Author: It is! I have no shame about it, because I’m sure Lewis wanted such ‘plagiarisms.’ The Screwtape Letters invented a new genre, a new species; all I’m doing is breeding another specimen.

Published in: on February 26, 2020 at 6:26 AM  Leave a Comment  

Strategy from the Abyss: Frustrate Christian Fellowship

TT-Sept-2019You should be aware that many of our frontal attacks against the church and Christians have proven unsuccessful. It seems that for every Christian we eliminate, more rise in his place. It is as if their blood is like a seed—producing more every time one dies. Thus, it can be wise for us to pursue a more indirect, but often more successful, plan of attack. Rather than fighting against them, we ought to get them to fight against each other.

We know that the Enemy has said that the strength of the church would be their love for and unity with each other. Therefore, if we encourage them to undermine that love and unity, we can weaken and even render impotent the testimony of the church. In other words, we must frustrate their fellowship. Here are some techniques that have often proven successful in achieving that goal.

First, encourage each one to put himself first, at the expense of others. Encourage each member to look to his own interest, with no regard for the interest of others. Yes, in the beginning, they had all things in common, and they sought to outdo one another in showing honor. But that was a different time. Remind them that that was then, this is now. Today, convince them that self-preservation is the first and greatest endeavor.

Second, encourage them to forgive but never forget. If you can get them to hold grudges, not only will you be able to reassure them that they will never be hurt or offended again, but more importantly, you will in the process weaken and undermine their genuine fellowship with one another. Remind them that God may cover their sin, but they don’t have to cover the sins of others, regardless of what the Enemy says.

Third, encourage them to draw attention to the faults of others, even under the guise of sharing prayer requests. When someone fails, make sure others are quickly made aware of it. Rather than speaking words that build each other up, encourage them to speak slanderously and divisively to one another, thus making fellowship uncomfortable and unwanted. Remind them how delicious gossip is. Remind them, “Gossip is good.”

This assignment will not be easy. Christians have been clearly instructed by the Enemy in how they should relate to one another. In fact, there are nearly fifty New Testament references to “each other” or “one another.” These include the oft-repeated command from the Enemy Himself to “love one another.” Consequently, you may not prevent them from hearing these words, but you might be able to prevent them from believing this teaching. And if you can distract them from believing our Enemy’s words here, their fellowship will suffer, and you will have made your job easier by getting them to do it for you.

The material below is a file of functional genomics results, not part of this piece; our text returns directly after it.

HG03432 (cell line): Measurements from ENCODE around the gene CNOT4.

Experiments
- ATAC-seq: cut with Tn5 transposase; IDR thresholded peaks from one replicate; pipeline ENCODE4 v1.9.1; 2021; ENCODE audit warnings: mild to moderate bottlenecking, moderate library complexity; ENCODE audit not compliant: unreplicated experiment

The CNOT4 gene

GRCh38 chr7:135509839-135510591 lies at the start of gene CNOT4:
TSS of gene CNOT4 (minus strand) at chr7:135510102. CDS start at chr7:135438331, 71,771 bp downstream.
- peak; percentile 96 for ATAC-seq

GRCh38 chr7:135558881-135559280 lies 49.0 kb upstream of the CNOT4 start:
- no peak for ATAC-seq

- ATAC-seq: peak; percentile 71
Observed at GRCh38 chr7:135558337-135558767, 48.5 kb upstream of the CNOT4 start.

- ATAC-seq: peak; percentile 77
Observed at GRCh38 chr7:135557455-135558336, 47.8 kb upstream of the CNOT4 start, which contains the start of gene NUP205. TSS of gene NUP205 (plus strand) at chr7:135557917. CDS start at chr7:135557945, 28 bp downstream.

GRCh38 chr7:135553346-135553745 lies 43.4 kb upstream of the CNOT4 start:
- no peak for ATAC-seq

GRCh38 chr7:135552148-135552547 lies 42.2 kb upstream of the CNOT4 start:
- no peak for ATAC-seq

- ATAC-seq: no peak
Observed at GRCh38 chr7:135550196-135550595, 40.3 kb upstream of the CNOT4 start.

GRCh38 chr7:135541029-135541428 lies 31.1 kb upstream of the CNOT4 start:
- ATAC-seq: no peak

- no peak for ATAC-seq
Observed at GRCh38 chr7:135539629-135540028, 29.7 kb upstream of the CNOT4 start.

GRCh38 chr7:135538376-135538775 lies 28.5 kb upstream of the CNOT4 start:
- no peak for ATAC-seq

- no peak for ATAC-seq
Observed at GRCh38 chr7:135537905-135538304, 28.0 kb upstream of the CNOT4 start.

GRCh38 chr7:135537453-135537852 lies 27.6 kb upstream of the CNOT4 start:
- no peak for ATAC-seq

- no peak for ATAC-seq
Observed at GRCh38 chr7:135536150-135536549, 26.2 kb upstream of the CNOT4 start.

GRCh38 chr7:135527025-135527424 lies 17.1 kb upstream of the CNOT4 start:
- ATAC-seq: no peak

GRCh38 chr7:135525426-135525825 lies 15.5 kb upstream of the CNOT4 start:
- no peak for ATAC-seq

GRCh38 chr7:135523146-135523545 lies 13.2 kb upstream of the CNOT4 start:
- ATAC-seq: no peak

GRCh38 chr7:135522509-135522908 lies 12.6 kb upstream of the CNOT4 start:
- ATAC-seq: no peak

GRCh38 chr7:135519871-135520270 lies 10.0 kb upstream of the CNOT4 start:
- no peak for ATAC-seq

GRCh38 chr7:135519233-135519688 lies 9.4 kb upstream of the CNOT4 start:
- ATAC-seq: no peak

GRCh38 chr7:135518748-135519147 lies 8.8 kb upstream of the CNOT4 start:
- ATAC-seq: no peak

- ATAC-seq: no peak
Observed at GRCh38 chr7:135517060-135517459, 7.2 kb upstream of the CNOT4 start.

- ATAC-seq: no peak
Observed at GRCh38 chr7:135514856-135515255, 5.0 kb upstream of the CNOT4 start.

Drawn from the September 2019 issue of Tabletalk, which carries a theme as relevant as ever: “A Field Guide from the Abyss” with the subtitle, “A Training Manual for Demons.” This particular aspect of the devil’s manual is titled “Frustrate Fellowship,” that is, Christian fellowship in the church. I trust you see the relevance of this particular “plan of attack” by the real enemy (his and their Enemy is our Forever Friend! Never forget His absolute sovereignty and total dominion – and His perfect victory! Yes, the Lion of Judah is greater – infinitely so! – than the prowling lion of the abyss.).

A Field Guide from the Abyss | September 2019 Tabletalk

The September 2019 issue of Tabletalk carries a theme as relevant as ever: “A Field Guide from the Abyss” with the subtitle, “A Training Manual for Demons.” You may recognize that as a take-off from C.S. Lewis’ class work The Screwtape Letters, and indeed that is the idea, as Tabletalk also did a few years back.

Editor Burk Parsons explains the purpose behind publication of this fictional “training manual for demons”:

In C.S. Lewis’ book The Screwtape Letters, a senior demon, Screwtape, composes letters to his trainee, Wormwood, and advises and directs him in a number of ways to achieve Satan’s evil ends. Reflecting on writing these letters, Lewis said, “Though I had never written anything more easily, I never wrote with less enjoyment.” In the spirit of Lewis’ Screwtape Letters, we offer here “A Field Guide from the Abyss,” a fictional manual for destroying the church. The field guide takes the form of an instructional booklet for demons who need a crash course in basic strategy for their evil ends to be realized.

The primary goal of this guide is to help Christians “escape the snare of the devil” (2 Tim. 2:26) and to become more keenly aware of our enemy’s deceitful scheme—to destroy our Lord’s church. By God’s grace, knowing the devil’s strategies will help us to be neither “outwitted by Satan” nor “ignorant of his designs” (2 Cor. 2:11). Instead, we will be more “watchful” as he “prowls around like a roaring lion seeking someone to devour” (1 Peter 5:8) and will remember that He who is in us is greater than he who is in the world (1 John 4:4).